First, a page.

Ask Dr. Snee: Blindness and impairment

Dear Dr. Snee,

Recently, I read about blind Iraq war veterans learning how to ski. How is this possible? Also what other activities do you recommend for blind people who still wish to stay active?

The article you’re referencing is about Ivan Castro, a former Army Ranger, who is part of a group of nine blinded soldiers participating in the Sun Valley Adaptive Sports program. In their case, they were included in this program for wounded vets because, as Tom Iselin, the program’s executive director, puts it:

“‘A lot of these guys come from Special Forces. They are used to being pushed. Because they are used to being pushed and they want to be pushed, they want to exceed the limitations that society has placed on them.'”

To boil it down to the physics of this feat, though, they follow the voice of their instructor. Not much to it really, so I hope you weren’t expecting some kind of answer about echo location or latent psychic ability. (Not that I’ve ruled out those possibilities–I’m just really hesitant to accuse GIs of witchcraft.)

As for other activities to keep blind people busy, there’s already a few established possibilities out there for them.

Playing the piano and singing the blues comes natural to blind people. The notes are laid out three-dimensionally in a chromatic scale, so they can quickly orient themselves to the keys.  As for the blues part, well, they’re blind.  They’re 50 percent of the way towards being Helen Keller, so they’re too impaired to spend their disability on strippers, but they’re not impaired enough to inspire made-for-TV movies.  The blues solves this in a two-fold way:

  1. They can express their sorrow for not being as unfortunate as Helen Keller.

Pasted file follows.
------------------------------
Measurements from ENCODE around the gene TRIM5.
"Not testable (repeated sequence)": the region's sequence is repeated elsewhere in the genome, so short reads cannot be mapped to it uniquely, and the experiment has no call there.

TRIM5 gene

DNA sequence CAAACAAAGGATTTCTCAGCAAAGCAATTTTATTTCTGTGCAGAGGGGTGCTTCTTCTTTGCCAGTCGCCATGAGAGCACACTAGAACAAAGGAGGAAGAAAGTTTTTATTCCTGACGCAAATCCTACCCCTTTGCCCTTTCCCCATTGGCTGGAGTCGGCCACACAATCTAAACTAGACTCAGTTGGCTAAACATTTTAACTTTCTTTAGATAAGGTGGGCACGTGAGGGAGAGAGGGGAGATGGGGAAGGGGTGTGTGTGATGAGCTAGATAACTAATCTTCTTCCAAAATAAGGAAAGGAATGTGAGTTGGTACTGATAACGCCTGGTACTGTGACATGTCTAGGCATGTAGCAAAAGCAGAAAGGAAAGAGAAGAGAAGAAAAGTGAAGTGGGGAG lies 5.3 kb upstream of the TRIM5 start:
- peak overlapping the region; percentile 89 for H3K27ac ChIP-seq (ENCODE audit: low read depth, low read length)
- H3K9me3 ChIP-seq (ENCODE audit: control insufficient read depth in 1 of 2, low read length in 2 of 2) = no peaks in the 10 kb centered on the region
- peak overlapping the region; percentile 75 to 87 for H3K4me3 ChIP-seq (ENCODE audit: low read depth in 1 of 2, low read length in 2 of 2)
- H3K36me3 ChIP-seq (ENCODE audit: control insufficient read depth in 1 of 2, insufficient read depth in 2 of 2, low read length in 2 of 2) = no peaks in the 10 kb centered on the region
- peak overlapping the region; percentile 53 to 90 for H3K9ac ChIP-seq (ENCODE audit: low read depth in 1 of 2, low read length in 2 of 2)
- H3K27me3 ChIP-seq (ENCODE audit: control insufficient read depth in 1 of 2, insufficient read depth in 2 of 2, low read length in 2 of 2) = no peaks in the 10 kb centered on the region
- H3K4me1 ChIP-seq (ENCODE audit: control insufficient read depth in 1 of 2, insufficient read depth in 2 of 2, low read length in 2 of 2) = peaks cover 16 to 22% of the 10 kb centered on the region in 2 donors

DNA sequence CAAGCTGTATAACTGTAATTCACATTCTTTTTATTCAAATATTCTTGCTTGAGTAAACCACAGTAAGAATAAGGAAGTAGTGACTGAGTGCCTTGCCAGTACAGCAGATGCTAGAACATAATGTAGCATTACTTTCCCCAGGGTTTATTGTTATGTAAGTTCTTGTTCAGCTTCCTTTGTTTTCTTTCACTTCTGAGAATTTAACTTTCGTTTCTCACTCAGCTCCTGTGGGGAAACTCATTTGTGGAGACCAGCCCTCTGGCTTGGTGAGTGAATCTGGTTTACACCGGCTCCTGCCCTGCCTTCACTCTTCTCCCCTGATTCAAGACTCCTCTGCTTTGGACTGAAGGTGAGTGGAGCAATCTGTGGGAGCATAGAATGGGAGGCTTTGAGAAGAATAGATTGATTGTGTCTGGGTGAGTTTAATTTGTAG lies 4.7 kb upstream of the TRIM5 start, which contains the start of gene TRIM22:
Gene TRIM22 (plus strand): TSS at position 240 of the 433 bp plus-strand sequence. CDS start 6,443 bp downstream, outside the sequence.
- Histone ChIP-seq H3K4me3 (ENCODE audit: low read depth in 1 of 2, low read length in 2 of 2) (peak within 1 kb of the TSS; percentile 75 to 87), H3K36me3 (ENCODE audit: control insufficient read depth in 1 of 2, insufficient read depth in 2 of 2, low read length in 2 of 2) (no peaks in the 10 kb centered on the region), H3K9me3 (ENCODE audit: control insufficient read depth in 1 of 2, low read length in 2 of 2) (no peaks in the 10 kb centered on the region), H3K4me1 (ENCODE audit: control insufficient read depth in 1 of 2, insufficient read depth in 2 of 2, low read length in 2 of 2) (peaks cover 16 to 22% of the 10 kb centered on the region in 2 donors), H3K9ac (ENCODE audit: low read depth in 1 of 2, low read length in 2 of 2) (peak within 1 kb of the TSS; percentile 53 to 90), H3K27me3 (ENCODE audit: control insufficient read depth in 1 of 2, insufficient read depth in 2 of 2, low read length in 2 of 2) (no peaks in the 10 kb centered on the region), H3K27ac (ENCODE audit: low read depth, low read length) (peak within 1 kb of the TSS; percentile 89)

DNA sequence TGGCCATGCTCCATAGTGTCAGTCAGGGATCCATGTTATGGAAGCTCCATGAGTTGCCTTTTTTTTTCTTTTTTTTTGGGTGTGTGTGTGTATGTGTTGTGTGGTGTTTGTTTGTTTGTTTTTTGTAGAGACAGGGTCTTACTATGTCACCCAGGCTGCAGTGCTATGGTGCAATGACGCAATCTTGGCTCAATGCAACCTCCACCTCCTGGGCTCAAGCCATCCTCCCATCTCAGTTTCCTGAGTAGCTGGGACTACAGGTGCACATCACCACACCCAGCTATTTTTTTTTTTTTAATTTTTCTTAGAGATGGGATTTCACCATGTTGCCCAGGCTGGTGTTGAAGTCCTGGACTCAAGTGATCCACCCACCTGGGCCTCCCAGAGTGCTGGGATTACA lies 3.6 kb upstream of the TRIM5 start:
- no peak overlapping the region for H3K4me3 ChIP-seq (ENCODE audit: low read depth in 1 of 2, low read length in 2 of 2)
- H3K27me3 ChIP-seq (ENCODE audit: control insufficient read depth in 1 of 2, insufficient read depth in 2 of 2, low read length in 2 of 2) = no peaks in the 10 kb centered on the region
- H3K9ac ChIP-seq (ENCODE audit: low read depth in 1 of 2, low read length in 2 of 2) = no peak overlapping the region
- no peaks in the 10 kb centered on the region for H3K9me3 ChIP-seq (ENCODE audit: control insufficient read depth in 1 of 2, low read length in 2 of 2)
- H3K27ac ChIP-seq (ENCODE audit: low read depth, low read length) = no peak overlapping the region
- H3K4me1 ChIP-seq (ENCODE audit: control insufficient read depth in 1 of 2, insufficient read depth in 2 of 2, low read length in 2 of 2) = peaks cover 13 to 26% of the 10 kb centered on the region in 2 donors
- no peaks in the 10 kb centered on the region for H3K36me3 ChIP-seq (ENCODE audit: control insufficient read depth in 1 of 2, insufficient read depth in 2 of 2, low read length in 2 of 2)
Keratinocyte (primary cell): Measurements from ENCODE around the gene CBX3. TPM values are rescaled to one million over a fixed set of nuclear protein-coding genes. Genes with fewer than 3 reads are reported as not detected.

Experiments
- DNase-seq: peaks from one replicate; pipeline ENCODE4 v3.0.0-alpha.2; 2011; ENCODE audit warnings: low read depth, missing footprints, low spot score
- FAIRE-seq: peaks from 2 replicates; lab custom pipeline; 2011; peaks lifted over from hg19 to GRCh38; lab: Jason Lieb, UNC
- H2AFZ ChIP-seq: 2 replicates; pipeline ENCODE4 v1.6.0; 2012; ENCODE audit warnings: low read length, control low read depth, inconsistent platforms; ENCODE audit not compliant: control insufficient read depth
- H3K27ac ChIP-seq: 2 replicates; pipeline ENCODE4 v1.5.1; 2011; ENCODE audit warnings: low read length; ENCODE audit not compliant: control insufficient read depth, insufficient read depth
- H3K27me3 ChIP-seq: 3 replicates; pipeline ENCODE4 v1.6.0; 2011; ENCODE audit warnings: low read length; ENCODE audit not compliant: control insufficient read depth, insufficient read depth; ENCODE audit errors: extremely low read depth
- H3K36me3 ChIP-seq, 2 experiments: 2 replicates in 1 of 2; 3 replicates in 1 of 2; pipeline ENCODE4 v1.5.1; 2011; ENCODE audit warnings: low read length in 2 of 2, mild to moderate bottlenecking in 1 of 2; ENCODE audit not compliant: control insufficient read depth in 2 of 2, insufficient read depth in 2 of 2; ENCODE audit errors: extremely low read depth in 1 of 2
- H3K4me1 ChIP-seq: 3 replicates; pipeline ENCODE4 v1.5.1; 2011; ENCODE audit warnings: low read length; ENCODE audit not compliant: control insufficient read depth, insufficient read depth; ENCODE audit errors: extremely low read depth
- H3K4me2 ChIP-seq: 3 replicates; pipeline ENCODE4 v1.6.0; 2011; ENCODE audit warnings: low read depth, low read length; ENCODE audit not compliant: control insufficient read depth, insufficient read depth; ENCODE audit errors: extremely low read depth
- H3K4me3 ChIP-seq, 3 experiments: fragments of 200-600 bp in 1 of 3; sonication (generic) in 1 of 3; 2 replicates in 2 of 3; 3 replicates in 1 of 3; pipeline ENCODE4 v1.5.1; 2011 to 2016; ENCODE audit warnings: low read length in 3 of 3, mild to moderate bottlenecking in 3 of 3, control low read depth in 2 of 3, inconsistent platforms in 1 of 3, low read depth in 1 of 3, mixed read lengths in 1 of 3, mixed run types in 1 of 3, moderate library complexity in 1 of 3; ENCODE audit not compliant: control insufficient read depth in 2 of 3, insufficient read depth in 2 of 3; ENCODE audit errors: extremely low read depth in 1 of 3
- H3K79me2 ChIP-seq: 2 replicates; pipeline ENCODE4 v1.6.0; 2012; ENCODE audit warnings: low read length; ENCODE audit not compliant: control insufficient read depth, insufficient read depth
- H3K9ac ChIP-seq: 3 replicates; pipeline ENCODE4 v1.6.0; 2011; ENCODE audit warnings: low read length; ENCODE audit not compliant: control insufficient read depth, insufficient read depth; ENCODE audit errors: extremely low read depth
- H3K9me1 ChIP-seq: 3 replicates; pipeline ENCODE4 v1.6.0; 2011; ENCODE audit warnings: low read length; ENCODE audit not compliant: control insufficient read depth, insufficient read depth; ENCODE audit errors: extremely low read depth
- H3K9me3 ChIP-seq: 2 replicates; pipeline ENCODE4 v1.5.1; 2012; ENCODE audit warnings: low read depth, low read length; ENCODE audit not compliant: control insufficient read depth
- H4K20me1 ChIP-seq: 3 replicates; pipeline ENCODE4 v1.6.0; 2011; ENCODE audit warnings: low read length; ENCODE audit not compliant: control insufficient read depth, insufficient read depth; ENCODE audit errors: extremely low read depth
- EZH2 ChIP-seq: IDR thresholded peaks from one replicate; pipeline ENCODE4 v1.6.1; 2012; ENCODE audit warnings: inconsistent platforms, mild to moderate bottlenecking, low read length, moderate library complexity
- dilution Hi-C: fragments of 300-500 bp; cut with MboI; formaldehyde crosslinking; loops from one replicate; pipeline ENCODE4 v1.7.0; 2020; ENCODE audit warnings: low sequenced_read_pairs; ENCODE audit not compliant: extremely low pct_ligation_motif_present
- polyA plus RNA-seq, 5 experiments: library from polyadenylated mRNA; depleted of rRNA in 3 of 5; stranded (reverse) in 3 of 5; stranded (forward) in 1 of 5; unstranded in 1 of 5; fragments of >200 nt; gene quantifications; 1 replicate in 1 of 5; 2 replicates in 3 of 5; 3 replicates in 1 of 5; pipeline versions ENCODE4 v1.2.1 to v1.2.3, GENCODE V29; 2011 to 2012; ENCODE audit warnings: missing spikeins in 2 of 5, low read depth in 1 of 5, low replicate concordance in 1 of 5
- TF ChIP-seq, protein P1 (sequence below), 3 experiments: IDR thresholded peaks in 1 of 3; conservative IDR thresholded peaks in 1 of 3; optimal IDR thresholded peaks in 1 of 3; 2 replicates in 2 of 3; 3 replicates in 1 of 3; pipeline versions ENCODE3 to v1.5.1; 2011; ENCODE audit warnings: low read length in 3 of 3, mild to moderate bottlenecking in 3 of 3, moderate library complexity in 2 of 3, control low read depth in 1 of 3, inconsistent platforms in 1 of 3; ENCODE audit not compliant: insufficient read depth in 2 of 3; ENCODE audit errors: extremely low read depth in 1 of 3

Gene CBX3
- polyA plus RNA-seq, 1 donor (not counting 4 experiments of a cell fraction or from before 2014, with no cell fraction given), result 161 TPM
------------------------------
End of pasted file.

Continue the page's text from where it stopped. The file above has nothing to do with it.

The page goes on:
2. If they’re lucky enough, they can settle for a biopic starring former In Living Color cast members.

Other alternatives include: playing R&B on the piano, playing rock on the piano and, if they don’t blame God for their affliction, playing gospel on the piano or pipe organ.

According to my exhaustive research of sitcoms and movies, blind people can also make great non-musical employees.  The most popular blind non-musical career is running periodical stands.  Maybe they weren’t born with the ability to sing or play the piano, so their paperboys make up for that.

From firsthand experience … well, secondhand really since I’m not blind, blind people also make great college professors.  I recommend college because most of the classes are too large to give any one student actual attention.  As for recognizing when someone has a question, it’s no big deal: questions in any college class are raised by the same one or two students who just want to look like they read last night’s assignment.  Any other questions boil down to “Will this be on the test?” or “What if it snows on the day of the exam?”  Neither of these requires responding directly to any one student.  Finally, all grading can be dumped on a TA.

So the real question you should ask is not what can the blind do, but what can’t they do? (“Seeing” doesn’t count.)

Rick Snee is not, in any way, a licensed medical professional or an actor that plays one on television. He’s just really opinionated, which is good enough for blogging. To submit your own questions to Dr. Snee, Guynecologist, post comments below or email the good doctor.